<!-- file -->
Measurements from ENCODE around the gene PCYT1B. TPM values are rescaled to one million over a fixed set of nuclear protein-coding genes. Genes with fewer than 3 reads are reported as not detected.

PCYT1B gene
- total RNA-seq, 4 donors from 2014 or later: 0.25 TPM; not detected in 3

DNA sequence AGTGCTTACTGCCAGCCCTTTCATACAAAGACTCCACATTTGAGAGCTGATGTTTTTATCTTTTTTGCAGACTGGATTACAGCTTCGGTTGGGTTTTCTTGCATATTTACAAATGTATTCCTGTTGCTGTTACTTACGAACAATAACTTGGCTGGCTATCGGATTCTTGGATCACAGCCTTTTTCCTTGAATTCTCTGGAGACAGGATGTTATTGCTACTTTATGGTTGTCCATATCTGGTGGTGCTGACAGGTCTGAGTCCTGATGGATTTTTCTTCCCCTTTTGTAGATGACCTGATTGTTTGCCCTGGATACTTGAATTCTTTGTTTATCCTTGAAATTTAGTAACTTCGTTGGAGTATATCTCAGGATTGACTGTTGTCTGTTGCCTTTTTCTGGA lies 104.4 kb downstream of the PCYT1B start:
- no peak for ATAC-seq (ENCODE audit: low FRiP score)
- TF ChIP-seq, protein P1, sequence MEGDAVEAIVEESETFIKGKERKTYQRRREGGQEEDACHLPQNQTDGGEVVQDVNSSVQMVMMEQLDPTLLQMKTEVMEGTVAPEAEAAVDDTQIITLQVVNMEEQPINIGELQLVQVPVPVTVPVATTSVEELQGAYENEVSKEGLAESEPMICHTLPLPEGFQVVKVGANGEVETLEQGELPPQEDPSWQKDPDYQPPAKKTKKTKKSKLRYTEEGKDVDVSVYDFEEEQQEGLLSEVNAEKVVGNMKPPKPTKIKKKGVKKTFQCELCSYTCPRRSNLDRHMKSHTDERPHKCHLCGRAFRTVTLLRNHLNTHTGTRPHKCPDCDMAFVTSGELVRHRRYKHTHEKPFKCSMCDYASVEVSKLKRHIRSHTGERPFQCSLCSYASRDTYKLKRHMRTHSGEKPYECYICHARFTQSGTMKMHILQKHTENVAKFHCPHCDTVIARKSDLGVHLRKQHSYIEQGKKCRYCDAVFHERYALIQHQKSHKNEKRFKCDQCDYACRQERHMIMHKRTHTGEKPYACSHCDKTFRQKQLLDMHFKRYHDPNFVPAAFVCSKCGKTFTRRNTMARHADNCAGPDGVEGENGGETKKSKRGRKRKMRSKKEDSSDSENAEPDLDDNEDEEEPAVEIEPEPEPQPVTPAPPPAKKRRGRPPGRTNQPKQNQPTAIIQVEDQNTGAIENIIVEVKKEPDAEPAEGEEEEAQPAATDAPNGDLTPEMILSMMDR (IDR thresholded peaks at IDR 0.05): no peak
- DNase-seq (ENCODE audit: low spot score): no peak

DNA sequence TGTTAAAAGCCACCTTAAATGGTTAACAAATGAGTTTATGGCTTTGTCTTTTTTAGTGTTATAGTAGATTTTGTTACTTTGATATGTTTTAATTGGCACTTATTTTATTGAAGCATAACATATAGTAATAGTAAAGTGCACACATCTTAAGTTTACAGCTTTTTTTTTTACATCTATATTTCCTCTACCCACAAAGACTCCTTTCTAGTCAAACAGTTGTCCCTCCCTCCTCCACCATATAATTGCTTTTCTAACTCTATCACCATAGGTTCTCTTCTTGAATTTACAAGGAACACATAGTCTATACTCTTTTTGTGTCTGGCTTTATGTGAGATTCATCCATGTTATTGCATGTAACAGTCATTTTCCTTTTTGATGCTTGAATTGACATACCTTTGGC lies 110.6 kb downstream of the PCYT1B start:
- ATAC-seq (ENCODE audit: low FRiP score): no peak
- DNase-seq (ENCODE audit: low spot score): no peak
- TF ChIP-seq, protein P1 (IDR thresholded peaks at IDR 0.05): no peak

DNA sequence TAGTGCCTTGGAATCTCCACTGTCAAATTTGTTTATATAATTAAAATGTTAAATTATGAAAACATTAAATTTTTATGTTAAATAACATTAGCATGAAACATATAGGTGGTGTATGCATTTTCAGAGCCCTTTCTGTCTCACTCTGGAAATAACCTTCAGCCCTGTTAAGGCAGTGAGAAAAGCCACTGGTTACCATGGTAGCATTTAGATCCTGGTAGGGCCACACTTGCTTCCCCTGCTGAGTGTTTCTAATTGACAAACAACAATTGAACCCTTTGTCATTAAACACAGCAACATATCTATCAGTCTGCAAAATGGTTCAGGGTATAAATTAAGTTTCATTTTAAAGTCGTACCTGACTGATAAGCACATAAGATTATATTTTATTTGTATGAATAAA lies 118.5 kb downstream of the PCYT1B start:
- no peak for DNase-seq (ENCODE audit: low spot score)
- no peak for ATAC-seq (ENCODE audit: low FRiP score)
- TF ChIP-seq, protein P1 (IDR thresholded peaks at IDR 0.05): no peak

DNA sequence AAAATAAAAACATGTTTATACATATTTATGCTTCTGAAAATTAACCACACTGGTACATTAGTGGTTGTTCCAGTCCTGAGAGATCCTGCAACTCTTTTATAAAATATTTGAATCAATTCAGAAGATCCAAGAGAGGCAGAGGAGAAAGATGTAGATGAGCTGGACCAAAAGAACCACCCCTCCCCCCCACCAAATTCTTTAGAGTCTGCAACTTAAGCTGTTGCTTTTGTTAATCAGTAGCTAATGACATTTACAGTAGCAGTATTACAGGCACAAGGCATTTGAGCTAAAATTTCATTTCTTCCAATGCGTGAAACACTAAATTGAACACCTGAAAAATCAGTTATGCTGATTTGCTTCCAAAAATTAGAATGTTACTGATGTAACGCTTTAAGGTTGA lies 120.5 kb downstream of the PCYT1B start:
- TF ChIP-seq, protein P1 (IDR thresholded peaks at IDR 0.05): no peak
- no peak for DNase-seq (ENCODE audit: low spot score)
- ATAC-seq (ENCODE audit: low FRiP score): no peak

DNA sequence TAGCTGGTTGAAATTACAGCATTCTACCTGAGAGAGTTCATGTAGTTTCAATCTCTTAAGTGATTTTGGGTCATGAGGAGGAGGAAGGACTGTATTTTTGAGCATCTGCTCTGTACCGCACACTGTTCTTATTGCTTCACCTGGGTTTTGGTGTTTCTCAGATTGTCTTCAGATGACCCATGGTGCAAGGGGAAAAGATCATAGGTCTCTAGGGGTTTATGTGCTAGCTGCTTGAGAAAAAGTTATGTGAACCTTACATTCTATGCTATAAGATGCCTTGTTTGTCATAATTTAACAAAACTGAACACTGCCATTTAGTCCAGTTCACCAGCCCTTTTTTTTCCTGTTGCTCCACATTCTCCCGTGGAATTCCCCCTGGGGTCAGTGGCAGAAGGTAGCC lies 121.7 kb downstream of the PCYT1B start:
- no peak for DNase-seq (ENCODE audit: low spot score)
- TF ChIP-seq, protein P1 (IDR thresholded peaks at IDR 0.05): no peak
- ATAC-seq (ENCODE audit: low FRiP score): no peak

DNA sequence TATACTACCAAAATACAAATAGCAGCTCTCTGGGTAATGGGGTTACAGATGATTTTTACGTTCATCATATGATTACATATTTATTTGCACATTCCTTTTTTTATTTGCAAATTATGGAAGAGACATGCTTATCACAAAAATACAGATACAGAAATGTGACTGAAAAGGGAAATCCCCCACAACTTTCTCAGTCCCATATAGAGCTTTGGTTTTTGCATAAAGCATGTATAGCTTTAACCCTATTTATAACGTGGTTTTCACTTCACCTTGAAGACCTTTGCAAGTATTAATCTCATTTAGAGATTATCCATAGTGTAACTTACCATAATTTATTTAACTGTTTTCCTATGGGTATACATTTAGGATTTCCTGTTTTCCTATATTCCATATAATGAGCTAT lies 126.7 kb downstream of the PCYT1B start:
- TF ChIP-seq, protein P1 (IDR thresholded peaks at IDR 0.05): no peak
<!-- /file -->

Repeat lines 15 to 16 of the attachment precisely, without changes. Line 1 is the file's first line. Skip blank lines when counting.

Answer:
- TF ChIP-seq, protein P1 (IDR thresholded peaks at IDR 0.05): no peak

DNA sequence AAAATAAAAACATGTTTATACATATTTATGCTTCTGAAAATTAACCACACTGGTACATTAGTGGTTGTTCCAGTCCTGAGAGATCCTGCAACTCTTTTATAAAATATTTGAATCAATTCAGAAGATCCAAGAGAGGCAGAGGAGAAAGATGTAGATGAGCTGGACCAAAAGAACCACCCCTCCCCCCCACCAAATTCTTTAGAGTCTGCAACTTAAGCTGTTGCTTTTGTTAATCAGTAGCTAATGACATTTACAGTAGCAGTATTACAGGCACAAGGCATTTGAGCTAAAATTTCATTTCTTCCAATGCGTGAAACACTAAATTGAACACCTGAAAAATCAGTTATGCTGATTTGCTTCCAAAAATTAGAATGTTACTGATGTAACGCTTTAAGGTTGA lies 120.5 kb downstream of the PCYT1B start: